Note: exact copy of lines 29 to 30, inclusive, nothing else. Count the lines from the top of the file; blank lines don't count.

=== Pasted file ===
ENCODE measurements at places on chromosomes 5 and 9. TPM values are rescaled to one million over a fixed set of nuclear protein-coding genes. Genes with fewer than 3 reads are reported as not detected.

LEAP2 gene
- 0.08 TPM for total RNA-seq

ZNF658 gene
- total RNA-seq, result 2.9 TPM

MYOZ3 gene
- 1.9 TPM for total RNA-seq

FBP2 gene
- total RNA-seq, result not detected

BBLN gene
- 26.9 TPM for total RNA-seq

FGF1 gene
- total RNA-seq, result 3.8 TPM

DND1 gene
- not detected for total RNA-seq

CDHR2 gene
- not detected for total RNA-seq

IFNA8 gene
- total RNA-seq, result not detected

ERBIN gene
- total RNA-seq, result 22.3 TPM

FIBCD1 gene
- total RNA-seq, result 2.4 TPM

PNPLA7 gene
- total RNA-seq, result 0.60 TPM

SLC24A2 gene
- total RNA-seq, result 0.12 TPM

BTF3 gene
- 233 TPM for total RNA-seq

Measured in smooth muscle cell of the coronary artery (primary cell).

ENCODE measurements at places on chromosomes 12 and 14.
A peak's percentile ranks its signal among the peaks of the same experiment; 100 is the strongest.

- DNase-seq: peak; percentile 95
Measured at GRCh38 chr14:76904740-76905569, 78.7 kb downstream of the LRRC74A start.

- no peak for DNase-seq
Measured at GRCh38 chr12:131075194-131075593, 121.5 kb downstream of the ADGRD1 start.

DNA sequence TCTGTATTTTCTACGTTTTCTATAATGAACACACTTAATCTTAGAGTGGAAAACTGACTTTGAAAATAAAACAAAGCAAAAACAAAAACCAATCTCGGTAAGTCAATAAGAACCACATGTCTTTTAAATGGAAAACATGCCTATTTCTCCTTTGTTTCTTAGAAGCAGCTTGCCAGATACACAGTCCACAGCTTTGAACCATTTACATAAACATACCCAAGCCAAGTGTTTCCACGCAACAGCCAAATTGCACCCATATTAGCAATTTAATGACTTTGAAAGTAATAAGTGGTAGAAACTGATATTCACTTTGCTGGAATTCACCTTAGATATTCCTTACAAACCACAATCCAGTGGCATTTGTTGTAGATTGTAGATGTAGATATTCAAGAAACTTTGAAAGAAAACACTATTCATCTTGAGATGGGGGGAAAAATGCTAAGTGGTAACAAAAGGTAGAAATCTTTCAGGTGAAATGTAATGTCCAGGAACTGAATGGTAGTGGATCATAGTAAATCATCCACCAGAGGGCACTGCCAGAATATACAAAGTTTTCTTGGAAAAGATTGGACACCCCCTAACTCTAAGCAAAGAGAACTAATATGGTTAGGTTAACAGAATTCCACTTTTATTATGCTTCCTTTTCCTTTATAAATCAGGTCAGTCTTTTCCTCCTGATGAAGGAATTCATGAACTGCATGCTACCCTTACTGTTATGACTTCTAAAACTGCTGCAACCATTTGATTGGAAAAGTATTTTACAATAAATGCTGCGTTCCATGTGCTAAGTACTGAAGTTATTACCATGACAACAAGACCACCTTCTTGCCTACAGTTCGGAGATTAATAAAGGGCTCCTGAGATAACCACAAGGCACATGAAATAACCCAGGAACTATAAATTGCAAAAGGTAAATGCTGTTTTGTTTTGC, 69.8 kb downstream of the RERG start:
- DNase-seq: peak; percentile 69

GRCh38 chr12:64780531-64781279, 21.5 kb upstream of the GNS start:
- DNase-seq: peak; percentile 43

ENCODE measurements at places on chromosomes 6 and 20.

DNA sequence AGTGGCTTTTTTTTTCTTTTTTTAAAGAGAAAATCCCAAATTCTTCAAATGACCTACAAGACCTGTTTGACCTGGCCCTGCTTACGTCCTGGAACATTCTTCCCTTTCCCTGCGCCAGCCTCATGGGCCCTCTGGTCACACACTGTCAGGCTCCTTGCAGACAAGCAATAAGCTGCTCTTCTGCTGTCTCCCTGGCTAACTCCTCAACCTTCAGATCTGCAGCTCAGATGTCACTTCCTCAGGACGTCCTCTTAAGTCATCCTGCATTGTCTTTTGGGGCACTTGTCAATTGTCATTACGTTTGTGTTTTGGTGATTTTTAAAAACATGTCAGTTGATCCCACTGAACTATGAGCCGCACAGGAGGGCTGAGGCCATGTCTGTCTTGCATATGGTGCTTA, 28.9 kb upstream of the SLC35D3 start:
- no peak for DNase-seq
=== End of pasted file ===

- 233 TPM for total RNA-seq

Measured in smooth muscle cell of the coronary artery (primary cell).